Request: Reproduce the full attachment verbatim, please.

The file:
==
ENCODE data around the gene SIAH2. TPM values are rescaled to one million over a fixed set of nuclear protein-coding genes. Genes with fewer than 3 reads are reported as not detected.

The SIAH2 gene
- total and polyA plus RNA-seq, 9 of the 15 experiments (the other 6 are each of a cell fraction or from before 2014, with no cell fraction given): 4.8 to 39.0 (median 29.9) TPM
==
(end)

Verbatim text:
ENCODE data around the gene SIAH2. TPM values are rescaled to one million over a fixed set of nuclear protein-coding genes. Genes with fewer than 3 reads are reported as not detected.

The SIAH2 gene
- total and polyA plus RNA-seq, 9 of the 15 experiments (the other 6 are each of a cell fraction or from before 2014, with no cell fraction given): 4.8 to 39.0 (median 29.9) TPM